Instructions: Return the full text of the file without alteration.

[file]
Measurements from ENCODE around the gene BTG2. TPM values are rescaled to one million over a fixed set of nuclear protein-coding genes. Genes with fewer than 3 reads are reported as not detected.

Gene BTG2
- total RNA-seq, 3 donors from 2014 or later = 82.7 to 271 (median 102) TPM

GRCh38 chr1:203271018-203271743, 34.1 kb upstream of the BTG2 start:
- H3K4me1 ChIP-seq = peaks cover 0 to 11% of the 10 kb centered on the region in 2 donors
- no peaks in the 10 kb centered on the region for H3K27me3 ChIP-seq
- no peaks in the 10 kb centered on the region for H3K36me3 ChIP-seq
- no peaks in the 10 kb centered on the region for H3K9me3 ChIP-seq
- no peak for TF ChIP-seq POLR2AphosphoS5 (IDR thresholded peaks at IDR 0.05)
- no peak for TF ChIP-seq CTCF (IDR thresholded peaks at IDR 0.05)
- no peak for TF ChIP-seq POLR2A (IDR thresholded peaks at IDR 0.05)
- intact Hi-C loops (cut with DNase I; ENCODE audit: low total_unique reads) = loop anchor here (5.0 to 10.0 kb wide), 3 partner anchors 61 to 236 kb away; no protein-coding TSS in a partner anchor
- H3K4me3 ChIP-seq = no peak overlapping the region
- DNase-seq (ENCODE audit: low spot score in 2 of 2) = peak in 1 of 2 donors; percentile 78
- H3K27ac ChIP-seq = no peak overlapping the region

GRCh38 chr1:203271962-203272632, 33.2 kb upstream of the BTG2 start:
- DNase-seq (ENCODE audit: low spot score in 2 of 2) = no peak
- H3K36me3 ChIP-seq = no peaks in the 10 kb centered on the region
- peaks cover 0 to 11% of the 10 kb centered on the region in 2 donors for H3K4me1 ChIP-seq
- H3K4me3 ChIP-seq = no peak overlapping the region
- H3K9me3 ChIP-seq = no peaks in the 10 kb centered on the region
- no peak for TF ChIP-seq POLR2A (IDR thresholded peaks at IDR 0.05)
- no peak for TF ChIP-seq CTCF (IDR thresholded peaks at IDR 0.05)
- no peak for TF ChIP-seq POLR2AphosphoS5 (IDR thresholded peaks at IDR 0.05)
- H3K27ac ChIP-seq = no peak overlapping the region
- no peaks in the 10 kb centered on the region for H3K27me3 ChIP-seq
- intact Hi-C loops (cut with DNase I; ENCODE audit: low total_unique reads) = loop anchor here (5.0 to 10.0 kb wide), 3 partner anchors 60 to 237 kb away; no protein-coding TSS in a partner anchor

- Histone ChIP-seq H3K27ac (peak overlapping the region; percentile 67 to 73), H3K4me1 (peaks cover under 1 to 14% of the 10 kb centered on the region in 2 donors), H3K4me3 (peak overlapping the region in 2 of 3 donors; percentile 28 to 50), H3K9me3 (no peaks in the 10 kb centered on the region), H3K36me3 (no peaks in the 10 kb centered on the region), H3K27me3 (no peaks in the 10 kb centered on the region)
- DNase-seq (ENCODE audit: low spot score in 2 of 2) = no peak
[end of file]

Measurements from ENCODE around the gene BTG2. TPM values are rescaled to one million over a fixed set of nuclear protein-coding genes. Genes with fewer than 3 reads are reported as not detected.

Gene BTG2
- total RNA-seq, 3 donors from 2014 or later = 82.7 to 271 (median 102) TPM

GRCh38 chr1:203271018-203271743, 34.1 kb upstream of the BTG2 start:
- H3K4me1 ChIP-seq = peaks cover 0 to 11% of the 10 kb centered on the region in 2 donors
- no peaks in the 10 kb centered on the region for H3K27me3 ChIP-seq
- no peaks in the 10 kb centered on the region for H3K36me3 ChIP-seq
- no peaks in the 10 kb centered on the region for H3K9me3 ChIP-seq
- no peak for TF ChIP-seq POLR2AphosphoS5 (IDR thresholded peaks at IDR 0.05)
- no peak for TF ChIP-seq CTCF (IDR thresholded peaks at IDR 0.05)
- no peak for TF ChIP-seq POLR2A (IDR thresholded peaks at IDR 0.05)
- intact Hi-C loops (cut with DNase I; ENCODE audit: low total_unique reads) = loop anchor here (5.0 to 10.0 kb wide), 3 partner anchors 61 to 236 kb away; no protein-coding TSS in a partner anchor
- H3K4me3 ChIP-seq = no peak overlapping the region
- DNase-seq (ENCODE audit: low spot score in 2 of 2) = peak in 1 of 2 donors; percentile 78
- H3K27ac ChIP-seq = no peak overlapping the region

GRCh38 chr1:203271962-203272632, 33.2 kb upstream of the BTG2 start:
- DNase-seq (ENCODE audit: low spot score in 2 of 2) = no peak
- H3K36me3 ChIP-seq = no peaks in the 10 kb centered on the region
- peaks cover 0 to 11% of the 10 kb centered on the region in 2 donors for H3K4me1 ChIP-seq
- H3K4me3 ChIP-seq = no peak overlapping the region
- H3K9me3 ChIP-seq = no peaks in the 10 kb centered on the region
- no peak for TF ChIP-seq POLR2A (IDR thresholded peaks at IDR 0.05)
- no peak for TF ChIP-seq CTCF (IDR thresholded peaks at IDR 0.05)
- no peak for TF ChIP-seq POLR2AphosphoS5 (IDR thresholded peaks at IDR 0.05)
- H3K27ac ChIP-seq = no peak overlapping the region
- no peaks in the 10 kb centered on the region for H3K27me3 ChIP-seq
- intact Hi-C loops (cut with DNase I; ENCODE audit: low total_unique reads) = loop anchor here (5.0 to 10.0 kb wide), 3 partner anchors 60 to 237 kb away; no protein-coding TSS in a partner anchor

- Histone ChIP-seq H3K27ac (peak overlapping the region; percentile 67 to 73), H3K4me1 (peaks cover under 1 to 14% of the 10 kb centered on the region in 2 donors), H3K4me3 (peak overlapping the region in 2 of 3 donors; percentile 28 to 50), H3K9me3 (no peaks in the 10 kb centered on the region), H3K36me3 (no peaks in the 10 kb centered on the region), H3K27me3 (no peaks in the 10 kb centered on the region)
- DNase-seq (ENCODE audit: low spot score in 2 of 2) = no peak